A grandson of a general in the 1916 Rising has been nominated for a seat in the Seanad on the Agricultural Panel.
Businessman Richard Mulcahy has been nominated by the Royal Dublin Society (RDS) as an independent candidate for a seat in the upper house of the Oireachtas.
His grandfather was General Richard Mulcahy, one of the leaders of the 1916 Rising, who would later hold several ministerial positions in the early government’s of the state as a member – and leader – of Fine Gael.
Mulcahy is running on a platform of “Let’s rejuvenate rural Ireland”, with two main policy platforms: viable and sustainable farming; and inclusive communities for an ageing population.
Mulcahy has founded and sold a number of companies, and has also worked at a senior level in corporations in the food service industry and pharmaceuticals.
He currently runs an estate farm in north Co. Wexford, which is dedicated to forestry.
He has also worked in charities and philanthropic activities and is currently working with the chief executive of Wexford County Council in an advisory capacity, with a view to attracting new businesses to the county.
“I feel farming has, to an extent, been demonised by the media. The issues around CO2 emissions are complex and the media discount the highly carbon-efficient production of beef in Ireland, as well as the huge research and development efforts of Teagasc to mitigate this problem,” Mulcahy said in a statement.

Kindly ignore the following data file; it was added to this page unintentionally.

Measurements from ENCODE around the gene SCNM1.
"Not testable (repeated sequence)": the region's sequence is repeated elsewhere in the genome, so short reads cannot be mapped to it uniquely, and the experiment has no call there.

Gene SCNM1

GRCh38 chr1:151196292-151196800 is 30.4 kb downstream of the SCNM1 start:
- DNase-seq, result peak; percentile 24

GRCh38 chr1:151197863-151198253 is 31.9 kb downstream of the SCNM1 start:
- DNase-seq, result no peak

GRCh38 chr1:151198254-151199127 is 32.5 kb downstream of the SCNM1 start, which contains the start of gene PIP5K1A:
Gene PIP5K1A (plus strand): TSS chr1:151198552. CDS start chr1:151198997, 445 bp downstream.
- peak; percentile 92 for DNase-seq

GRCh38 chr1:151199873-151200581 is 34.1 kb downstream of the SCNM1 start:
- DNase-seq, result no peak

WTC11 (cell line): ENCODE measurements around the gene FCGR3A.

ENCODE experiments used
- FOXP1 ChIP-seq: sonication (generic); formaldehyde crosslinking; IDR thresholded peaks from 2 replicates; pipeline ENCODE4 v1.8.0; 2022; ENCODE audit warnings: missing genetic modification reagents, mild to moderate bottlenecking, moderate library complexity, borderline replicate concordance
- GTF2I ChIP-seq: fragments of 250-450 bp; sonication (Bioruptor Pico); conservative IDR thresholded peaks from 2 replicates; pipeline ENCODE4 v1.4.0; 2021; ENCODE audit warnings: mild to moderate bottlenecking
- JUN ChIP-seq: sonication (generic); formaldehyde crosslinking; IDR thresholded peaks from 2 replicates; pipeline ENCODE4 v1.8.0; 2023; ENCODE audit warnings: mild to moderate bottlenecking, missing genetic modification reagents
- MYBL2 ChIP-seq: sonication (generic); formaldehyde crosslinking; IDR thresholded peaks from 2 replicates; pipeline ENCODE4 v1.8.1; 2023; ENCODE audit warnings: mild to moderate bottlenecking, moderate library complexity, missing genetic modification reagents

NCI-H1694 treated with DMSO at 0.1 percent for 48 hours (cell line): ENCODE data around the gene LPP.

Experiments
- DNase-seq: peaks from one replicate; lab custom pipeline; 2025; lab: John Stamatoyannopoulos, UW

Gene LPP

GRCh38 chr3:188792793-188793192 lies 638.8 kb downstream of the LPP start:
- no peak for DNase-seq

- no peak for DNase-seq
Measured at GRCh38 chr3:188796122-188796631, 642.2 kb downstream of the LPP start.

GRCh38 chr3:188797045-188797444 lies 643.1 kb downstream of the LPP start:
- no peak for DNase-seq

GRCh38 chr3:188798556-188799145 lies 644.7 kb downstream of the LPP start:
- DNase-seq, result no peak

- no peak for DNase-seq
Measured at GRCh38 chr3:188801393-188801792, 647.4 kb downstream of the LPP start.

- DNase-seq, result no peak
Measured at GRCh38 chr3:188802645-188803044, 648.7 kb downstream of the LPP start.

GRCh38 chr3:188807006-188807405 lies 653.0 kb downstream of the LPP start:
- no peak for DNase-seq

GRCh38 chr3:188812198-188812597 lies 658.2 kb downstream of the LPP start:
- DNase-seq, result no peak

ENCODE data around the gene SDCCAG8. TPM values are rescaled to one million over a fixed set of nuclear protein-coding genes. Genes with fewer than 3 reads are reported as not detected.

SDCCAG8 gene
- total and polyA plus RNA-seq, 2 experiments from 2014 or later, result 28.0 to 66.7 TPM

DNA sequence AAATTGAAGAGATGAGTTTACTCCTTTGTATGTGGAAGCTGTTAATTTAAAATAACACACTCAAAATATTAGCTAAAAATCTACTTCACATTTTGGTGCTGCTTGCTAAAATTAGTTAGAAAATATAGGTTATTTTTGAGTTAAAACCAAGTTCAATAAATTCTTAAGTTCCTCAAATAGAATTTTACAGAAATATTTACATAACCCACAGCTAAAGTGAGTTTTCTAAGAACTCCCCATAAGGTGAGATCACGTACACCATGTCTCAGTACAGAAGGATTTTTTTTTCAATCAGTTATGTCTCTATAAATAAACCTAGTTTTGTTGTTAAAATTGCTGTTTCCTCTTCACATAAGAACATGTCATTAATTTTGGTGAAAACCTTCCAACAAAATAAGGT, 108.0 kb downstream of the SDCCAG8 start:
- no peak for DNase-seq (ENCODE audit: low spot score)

“I am very concerned about the need to adapt to climate change and diversify farm income. I am acutely conscious, as a businessman, of the need to protect farm profitability and the need to diversify sources of farm income in a sustainable way in the years ahead as climate change advances,” he added.
Mulcahy is seeking to design a “national small farm initiative” to promote new business opportunities for farmers.
The method for electing Seanad members is a complicated one.
Of the 60 members, 11 are selected by the Taoiseach, while six are elected by graduates of Trinity College and the National University of Ireland.
Of the remaining 43 seats, they are elected by TDs, outgoing senators and members of county/city councils from among five Vocational Panels.
Apart from the Agricultural Panel, the other four electing panels are:
- The Administrative Panel (public administration and social services), which elects seven members;
- The Cultural and Educational Panel (education, the arts and the Irish language, culture and heritage), which elects five members;
- The Industrial and Commercial Panel (industry and commerce), which elects nine members;
- The Labour Panel (organised labour or otherwise), which elects 11 members.